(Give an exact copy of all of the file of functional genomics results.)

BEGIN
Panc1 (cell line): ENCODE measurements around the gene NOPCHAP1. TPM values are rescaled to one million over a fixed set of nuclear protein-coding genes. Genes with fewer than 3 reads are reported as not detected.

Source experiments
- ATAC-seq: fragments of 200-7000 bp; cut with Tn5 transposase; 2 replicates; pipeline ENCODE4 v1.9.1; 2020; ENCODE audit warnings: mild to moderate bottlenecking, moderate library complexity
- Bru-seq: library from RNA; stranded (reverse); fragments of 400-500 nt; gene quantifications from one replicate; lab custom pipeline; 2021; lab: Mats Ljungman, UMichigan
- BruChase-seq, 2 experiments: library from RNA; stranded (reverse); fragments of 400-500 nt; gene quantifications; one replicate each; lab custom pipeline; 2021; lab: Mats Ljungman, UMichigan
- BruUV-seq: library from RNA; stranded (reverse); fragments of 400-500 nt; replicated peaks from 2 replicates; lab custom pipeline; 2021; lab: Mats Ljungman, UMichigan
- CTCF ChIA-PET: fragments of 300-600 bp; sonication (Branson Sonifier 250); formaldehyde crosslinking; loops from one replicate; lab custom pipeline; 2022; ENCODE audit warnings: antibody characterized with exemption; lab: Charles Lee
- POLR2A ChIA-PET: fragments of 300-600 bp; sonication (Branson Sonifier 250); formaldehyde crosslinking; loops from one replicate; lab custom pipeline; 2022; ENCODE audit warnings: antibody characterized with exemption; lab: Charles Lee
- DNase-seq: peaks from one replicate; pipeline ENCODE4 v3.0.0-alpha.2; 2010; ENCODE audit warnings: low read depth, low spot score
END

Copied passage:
Panc1 (cell line): ENCODE measurements around the gene NOPCHAP1. TPM values are rescaled to one million over a fixed set of nuclear protein-coding genes. Genes with fewer than 3 reads are reported as not detected.

Source experiments
- ATAC-seq: fragments of 200-7000 bp; cut with Tn5 transposase; 2 replicates; pipeline ENCODE4 v1.9.1; 2020; ENCODE audit warnings: mild to moderate bottlenecking, moderate library complexity
- Bru-seq: library from RNA; stranded (reverse); fragments of 400-500 nt; gene quantifications from one replicate; lab custom pipeline; 2021; lab: Mats Ljungman, UMichigan
- BruChase-seq, 2 experiments: library from RNA; stranded (reverse); fragments of 400-500 nt; gene quantifications; one replicate each; lab custom pipeline; 2021; lab: Mats Ljungman, UMichigan
- BruUV-seq: library from RNA; stranded (reverse); fragments of 400-500 nt; replicated peaks from 2 replicates; lab custom pipeline; 2021; lab: Mats Ljungman, UMichigan
- CTCF ChIA-PET: fragments of 300-600 bp; sonication (Branson Sonifier 250); formaldehyde crosslinking; loops from one replicate; lab custom pipeline; 2022; ENCODE audit warnings: antibody characterized with exemption; lab: Charles Lee
- POLR2A ChIA-PET: fragments of 300-600 bp; sonication (Branson Sonifier 250); formaldehyde crosslinking; loops from one replicate; lab custom pipeline; 2022; ENCODE audit warnings: antibody characterized with exemption; lab: Charles Lee
- DNase-seq: peaks from one replicate; pipeline ENCODE4 v3.0.0-alpha.2; 2010; ENCODE audit warnings: low read depth, low spot score